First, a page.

What we know about the Amesbury Novichok victims
Mother-of-three Dawn Sturgess and her partner Charlie Rowley are the victims of the latest Novichok poisoning in Wiltshire.
The victims of the latest Novichok poisoning in Wiltshire are mother-of-three Dawn Sturgess and her partner Charlie Rowley.
Here is what we know about their lives and movements before they were admitted to hospital in a critical condition:
The couple spent Friday afternoon and evening in Salisbury and visited a number of shops.
Friend Sam Hobson, 29, said he spent the day with them and that Ms Sturgess, 44, first went to hospital on Saturday at 11am from Mr Rowley’s flat in Muggleton Road, Amesbury.
Ms Sturgess had been taken away on a stretcher, the friend said, adding: “She didn’t look very well at all, there was a thing in her mouth breathing for her.”
“She was on the floor having a fit and foaming at the mouth and that’s when he (Mr Rowley) started sweating really badly,” he told The Guardian.
“So he had a shower and then he went to his room for a bit, got dressed, came out and was a bit tired, sat down for a bit and then that’s when he got up and started acting weird.”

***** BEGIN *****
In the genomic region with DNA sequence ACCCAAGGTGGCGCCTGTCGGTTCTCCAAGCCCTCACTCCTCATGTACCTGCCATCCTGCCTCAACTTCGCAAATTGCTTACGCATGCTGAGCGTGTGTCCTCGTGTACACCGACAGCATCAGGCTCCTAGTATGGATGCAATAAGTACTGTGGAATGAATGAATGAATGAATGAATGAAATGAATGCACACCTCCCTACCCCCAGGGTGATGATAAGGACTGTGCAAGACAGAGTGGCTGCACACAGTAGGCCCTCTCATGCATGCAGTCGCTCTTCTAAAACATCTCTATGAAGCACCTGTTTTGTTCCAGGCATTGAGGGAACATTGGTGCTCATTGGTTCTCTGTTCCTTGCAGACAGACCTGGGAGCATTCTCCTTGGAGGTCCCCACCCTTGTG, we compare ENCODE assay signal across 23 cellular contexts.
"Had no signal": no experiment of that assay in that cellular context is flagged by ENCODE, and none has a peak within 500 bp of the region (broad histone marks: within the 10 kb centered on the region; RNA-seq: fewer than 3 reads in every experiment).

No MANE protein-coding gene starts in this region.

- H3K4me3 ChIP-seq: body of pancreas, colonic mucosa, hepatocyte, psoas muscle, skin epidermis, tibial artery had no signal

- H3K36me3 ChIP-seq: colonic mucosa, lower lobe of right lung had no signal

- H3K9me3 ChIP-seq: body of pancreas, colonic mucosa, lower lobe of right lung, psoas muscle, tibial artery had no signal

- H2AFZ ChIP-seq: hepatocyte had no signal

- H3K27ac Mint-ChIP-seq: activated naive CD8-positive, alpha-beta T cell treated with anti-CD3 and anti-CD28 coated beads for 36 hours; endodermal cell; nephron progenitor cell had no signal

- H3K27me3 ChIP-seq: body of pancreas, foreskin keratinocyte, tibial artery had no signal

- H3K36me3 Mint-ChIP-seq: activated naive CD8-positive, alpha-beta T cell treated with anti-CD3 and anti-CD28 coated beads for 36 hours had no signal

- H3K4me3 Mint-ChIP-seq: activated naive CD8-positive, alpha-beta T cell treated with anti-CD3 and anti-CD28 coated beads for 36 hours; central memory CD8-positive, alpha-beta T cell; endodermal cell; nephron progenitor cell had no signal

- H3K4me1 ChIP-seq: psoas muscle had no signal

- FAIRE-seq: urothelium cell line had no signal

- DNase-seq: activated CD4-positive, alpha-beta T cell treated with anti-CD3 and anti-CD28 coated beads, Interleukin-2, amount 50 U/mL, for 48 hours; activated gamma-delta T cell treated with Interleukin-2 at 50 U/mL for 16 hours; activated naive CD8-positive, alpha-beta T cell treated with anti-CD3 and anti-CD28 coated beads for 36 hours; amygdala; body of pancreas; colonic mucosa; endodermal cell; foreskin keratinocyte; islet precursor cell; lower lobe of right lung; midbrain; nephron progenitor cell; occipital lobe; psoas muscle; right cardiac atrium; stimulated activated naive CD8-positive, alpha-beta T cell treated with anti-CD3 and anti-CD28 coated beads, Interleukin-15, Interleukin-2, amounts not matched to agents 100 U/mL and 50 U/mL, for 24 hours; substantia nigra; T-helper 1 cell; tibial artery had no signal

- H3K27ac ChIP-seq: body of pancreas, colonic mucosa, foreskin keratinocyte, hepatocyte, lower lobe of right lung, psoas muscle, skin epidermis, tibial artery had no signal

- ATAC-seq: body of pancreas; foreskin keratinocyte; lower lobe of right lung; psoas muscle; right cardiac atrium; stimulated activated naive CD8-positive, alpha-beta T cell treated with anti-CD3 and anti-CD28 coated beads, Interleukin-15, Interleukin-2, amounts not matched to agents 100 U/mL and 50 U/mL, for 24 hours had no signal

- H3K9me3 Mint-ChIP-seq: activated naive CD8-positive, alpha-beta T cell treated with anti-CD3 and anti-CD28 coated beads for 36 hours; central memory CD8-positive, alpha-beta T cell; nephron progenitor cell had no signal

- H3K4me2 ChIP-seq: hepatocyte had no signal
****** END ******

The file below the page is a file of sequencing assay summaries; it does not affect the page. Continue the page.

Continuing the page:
Mr Hobson said he called an ambulance for Mr Rowley, 45, when he started “foaming at the mouth”.
“He said he felt he’d been poisoned… then he was rocking against the wall making funny noises and his eyes were wide open, glazed and pinpricked, and he was sweating, dribbling and making weird noises,” he said.
“I was speaking to him, getting no response. They thought first it was drugs but now they know it’s not the drugs.”
Mr Hobson said the police and fire brigade were in “hazard suits and they cordoned it all off”.
Mr Rowley was a thrifty individual who would forage for goods to sell or use and was known to collect cigarette ends, according to friend Ben Jordan.
“He used to pick up fag butts, go into charity shop bins, find curtains, kettles … anything and everything to sell, to survive, to use,” the 27-year-old said.
“What the charity shop doesn’t want, he will fix it or sell it or use it for himself.
“He was lovely, Charlie boy.”
He added that Ms Sturgess is a “lovely person” who “mothered” many with alcohol problems at John Baker House, the supported housing where she lived.
Mr Rowley’s brother Matthew told ITV News that “he’s a lovely bloke” who would “do anything for you”, but he fears he will now be “finished physically”.
Salisbury City Council leader Councillor Matthew Dean said the pair were known to the authority and were on “the road to recovery” before they were poisoned.
“So it’s tremendously sad for the individuals concerned and we wish them a speedy recovery,” he added.